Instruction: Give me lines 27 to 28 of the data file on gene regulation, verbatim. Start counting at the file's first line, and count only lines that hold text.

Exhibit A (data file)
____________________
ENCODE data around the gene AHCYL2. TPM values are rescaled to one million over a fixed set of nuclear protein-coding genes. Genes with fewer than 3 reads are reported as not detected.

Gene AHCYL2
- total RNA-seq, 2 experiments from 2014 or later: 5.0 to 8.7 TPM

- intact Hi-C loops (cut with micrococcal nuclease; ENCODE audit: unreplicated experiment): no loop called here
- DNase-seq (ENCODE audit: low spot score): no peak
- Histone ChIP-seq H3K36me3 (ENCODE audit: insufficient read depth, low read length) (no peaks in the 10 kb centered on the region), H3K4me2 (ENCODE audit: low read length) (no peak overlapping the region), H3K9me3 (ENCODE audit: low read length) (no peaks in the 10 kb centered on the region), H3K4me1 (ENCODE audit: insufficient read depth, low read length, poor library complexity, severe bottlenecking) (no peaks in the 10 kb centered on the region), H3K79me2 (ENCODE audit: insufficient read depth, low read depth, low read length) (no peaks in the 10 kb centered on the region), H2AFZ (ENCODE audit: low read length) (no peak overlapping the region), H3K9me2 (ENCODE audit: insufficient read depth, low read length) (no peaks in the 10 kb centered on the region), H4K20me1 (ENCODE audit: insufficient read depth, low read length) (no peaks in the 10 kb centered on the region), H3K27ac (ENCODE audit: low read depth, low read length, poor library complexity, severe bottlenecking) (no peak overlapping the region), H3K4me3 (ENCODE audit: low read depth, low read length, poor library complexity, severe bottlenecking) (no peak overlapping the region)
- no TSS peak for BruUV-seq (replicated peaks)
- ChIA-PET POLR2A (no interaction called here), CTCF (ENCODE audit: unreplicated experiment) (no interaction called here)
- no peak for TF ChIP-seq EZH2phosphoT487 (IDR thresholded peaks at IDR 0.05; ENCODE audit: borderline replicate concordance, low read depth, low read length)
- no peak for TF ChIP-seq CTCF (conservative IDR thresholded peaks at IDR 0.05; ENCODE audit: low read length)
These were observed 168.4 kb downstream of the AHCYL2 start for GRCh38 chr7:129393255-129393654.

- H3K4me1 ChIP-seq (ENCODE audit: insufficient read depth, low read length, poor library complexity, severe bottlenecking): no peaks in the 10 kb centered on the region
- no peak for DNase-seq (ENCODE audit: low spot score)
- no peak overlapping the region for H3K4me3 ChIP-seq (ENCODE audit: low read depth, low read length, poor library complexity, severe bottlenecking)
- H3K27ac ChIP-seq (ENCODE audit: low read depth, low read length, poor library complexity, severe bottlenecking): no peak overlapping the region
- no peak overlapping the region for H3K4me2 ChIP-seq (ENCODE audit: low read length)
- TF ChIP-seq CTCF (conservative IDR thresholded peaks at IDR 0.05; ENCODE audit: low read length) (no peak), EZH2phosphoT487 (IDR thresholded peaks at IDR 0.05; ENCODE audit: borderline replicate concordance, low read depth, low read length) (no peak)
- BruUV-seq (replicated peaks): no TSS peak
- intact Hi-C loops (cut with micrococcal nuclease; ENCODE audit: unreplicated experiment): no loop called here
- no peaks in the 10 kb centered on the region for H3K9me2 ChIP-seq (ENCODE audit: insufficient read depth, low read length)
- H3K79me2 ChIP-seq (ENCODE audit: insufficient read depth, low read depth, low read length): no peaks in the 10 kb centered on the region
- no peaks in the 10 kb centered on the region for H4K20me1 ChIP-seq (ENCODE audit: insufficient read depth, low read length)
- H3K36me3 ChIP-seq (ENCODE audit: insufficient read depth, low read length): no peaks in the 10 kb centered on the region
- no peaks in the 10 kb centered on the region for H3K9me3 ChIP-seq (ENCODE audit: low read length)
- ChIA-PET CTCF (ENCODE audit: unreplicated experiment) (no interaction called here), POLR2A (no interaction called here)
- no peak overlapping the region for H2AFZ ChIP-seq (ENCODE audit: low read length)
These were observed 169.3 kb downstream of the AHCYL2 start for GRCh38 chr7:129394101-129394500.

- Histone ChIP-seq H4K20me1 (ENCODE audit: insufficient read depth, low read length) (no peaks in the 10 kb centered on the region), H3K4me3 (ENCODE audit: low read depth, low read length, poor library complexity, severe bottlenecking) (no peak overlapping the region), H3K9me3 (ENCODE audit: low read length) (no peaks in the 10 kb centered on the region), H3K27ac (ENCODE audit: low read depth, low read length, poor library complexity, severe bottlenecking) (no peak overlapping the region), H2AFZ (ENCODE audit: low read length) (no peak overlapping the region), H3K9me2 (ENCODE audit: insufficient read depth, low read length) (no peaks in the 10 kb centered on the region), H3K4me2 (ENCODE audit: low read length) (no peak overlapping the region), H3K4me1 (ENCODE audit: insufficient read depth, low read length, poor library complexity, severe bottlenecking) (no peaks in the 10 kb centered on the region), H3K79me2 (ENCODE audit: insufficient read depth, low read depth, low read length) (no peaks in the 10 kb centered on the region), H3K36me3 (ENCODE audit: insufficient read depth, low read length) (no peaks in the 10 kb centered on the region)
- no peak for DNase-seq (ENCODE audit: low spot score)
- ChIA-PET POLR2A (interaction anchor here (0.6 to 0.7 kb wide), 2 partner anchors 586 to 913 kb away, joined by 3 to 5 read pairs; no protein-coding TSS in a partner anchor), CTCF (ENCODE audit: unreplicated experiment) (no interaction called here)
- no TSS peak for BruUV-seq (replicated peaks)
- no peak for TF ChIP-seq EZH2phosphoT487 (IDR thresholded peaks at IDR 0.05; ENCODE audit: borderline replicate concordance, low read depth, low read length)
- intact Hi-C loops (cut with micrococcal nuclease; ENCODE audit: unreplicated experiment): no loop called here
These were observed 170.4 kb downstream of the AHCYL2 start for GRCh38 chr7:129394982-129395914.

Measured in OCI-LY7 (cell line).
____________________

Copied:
These were observed 169.3 kb downstream of the AHCYL2 start for GRCh38 chr7:129394101-129394500.

- Histone ChIP-seq H4K20me1 (ENCODE audit: insufficient read depth, low read length) (no peaks in the 10 kb centered on the region), H3K4me3 (ENCODE audit: low read depth, low read length, poor library complexity, severe bottlenecking) (no peak overlapping the region), H3K9me3 (ENCODE audit: low read length) (no peaks in the 10 kb centered on the region), H3K27ac (ENCODE audit: low read depth, low read length, poor library complexity, severe bottlenecking) (no peak overlapping the region), H2AFZ (ENCODE audit: low read length) (no peak overlapping the region), H3K9me2 (ENCODE audit: insufficient read depth, low read length) (no peaks in the 10 kb centered on the region), H3K4me2 (ENCODE audit: low read length) (no peak overlapping the region), H3K4me1 (ENCODE audit: insufficient read depth, low read length, poor library complexity, severe bottlenecking) (no peaks in the 10 kb centered on the region), H3K79me2 (ENCODE audit: insufficient read depth, low read depth, low read length) (no peaks in the 10 kb centered on the region), H3K36me3 (ENCODE audit: insufficient read depth, low read length) (no peaks in the 10 kb centered on the region)